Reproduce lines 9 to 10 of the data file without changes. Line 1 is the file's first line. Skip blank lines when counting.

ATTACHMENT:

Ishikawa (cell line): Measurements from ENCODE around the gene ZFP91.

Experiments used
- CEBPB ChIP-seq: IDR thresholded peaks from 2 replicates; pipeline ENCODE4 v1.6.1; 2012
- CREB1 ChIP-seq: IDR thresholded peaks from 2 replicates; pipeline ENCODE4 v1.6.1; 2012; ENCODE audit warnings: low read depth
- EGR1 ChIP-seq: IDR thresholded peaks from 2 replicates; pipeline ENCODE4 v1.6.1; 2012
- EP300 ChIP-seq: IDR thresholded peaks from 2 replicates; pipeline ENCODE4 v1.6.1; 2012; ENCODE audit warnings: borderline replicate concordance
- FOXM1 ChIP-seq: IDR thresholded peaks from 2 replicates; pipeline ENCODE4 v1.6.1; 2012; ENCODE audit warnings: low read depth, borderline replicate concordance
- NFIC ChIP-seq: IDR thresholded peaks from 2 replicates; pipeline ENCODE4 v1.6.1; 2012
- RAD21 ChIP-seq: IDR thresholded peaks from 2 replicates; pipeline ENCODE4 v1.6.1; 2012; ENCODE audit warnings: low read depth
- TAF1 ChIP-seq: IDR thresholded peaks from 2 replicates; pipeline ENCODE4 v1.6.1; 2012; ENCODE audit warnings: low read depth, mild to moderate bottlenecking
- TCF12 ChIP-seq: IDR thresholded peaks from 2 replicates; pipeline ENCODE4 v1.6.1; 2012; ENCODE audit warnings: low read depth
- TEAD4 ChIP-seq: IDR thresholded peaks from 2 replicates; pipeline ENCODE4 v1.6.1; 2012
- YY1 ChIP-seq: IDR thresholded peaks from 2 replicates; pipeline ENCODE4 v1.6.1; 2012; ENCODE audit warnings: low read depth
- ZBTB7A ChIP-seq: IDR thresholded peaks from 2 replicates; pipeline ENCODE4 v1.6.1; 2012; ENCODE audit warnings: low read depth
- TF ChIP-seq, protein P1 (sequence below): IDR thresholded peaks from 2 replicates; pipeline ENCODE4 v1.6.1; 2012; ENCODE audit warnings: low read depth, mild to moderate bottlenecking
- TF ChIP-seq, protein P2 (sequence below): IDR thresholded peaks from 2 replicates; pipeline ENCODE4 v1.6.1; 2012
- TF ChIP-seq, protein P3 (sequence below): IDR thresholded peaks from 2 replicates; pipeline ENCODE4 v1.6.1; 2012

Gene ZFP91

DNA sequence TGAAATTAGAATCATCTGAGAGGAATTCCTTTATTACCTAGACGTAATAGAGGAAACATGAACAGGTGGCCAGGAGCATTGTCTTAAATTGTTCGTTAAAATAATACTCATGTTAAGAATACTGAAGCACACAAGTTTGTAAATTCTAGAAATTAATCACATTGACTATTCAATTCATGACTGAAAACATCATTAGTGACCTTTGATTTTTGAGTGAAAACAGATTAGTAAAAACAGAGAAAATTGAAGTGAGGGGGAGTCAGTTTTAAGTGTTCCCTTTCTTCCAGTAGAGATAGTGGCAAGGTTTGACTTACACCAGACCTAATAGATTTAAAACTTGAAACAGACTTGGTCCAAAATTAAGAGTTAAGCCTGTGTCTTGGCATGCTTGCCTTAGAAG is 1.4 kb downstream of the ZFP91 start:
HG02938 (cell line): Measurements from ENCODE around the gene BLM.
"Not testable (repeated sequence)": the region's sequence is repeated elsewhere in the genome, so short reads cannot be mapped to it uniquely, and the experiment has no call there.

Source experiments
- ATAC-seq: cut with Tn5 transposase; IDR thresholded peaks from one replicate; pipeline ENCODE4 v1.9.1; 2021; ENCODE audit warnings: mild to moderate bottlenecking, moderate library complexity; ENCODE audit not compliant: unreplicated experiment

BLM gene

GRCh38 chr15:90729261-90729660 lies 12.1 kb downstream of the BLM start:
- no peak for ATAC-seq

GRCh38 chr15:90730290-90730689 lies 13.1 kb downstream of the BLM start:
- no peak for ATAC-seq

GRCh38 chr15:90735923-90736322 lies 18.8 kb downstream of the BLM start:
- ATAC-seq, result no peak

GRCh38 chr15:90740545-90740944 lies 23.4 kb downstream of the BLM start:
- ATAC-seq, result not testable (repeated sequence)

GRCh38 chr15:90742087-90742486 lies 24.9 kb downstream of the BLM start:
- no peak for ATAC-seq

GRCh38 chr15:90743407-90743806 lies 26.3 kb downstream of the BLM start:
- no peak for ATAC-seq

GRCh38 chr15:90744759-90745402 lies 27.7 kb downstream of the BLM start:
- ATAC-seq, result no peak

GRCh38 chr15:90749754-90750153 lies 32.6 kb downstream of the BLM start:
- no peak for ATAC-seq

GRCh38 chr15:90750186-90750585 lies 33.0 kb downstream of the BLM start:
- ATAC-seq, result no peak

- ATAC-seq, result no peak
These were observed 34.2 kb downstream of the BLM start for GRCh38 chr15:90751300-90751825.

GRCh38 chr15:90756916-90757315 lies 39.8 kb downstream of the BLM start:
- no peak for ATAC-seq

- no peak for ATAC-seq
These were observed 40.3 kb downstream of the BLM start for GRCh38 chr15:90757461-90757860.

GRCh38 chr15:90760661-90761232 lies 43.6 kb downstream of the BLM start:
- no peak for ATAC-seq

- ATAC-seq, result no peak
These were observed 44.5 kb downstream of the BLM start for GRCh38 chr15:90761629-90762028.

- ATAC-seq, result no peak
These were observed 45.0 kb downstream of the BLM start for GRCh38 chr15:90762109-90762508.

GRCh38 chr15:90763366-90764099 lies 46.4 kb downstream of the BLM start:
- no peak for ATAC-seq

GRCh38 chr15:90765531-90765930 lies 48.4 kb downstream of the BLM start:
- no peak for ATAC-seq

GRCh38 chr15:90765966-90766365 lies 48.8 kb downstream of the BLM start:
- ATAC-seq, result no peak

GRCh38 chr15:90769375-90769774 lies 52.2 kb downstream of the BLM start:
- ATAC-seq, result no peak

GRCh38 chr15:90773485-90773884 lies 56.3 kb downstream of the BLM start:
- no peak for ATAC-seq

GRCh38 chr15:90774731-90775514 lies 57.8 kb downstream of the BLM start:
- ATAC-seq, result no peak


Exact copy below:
- RAD21 ChIP-seq: IDR thresholded peaks from 2 replicates; pipeline ENCODE4 v1.6.1; 2012; ENCODE audit warnings: low read depth
- TAF1 ChIP-seq: IDR thresholded peaks from 2 replicates; pipeline ENCODE4 v1.6.1; 2012; ENCODE audit warnings: low read depth, mild to moderate bottlenecking